How to Investigate an Incident in a Workplace
The HR Manager’s Job
Although the primary function of a human resources department is to recruit and train personnel, there are many situations in the workplace that HR has to deal with, including ethics breaches and company policy violations. From employee conflicts to harassment and embezzlement, HR handles talking to employees in the event potential violations have taken place.
How to Conduct an HR Investigation
Employee relations investigations are common in cases in which one of the people feels bullied or there is a quarrel arising as a result of two different working styles. It’s frequently optimal simply to have a quick chat with both of them and let it go. Not every human resources situation requires an HR investigation or thoroughly investigating workplace complaints. In the event that one believes an employee has committed a crime, there is a series of steps that must be taken, along with an HR investigation protocol.
In the case that there is a continuing situation causing harm to the company, such when investigating theft in the workplace that is ongoing, the HR manager will have to act right away. Such situations could include abusing a coworker, suspicious behavior in the workplace resembling the acceptance of bribes to give third parties good deals to the company’s detriment, and in the case the person impedes work being performed at the office. In any case, it is always best to remain professional. It is not a good idea to be hostile towards individuals in a human resources investigation, especially if there is no evidence.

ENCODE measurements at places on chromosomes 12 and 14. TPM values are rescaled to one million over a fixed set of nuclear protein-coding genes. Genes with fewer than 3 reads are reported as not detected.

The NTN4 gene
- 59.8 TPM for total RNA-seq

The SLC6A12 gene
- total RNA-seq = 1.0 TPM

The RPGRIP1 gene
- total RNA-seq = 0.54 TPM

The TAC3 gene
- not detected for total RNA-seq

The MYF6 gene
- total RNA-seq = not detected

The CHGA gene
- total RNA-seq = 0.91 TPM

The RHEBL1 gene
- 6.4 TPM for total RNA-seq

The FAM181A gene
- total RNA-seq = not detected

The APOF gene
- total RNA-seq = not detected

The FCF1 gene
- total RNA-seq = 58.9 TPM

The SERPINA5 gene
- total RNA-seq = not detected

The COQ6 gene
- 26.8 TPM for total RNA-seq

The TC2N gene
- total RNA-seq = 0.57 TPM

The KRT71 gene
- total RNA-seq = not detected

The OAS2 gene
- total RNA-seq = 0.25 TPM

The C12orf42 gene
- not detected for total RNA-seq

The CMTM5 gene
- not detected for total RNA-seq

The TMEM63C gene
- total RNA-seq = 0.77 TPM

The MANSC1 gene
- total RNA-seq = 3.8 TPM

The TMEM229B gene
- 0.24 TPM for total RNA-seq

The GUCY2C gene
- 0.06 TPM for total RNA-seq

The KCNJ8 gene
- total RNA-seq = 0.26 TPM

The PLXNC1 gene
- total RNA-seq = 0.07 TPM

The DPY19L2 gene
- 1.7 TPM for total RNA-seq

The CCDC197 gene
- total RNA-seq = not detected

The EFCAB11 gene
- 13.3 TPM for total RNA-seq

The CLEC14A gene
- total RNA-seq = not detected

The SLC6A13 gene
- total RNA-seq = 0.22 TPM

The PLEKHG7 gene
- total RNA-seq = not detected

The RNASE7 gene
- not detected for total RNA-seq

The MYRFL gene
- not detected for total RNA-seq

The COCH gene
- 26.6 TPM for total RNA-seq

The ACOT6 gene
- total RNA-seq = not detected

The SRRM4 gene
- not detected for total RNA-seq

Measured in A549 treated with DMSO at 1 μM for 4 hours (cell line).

How to Conduct an Investigation in the Workplace
Conducting an HR investigation involves the HR manager selecting an investigator. In the case that trained investigators can be found among companies’ employees for HR workplace investigations who are impartial and do not work closely with the supposed perpetrator, that would be an optimal option for the company, especially from a financial perspective. However, if no such person is available, an outside investigator must be brought in, which will incur a greater cost to the company than an in-house employee. However, the most important thing is that a proper, conclusive investigation is conducted. The human resources investigation process then involves interviews being conducted with the people relevant to the incident, the collection of evidence, the gathering of documents, evaluation of the evidence, appropriate action taking, filing a human resources investigation report in summary of all of the aforementioned, and then updating everyone in regards to the conclusion.
With an interest to maximize security, many companies utilize workplace investigation software. Such programs can recognize patterns of abnormal behavior as well as aid the investigator in getting to the bottom of a potential policy violation situation. As for the company itself, it must also ensure that it does not violate any laws. While it can legally view an employee’s public social media profile, it still cannot request his or her social media passwords. This is grounds for employee monitoring lawsuits.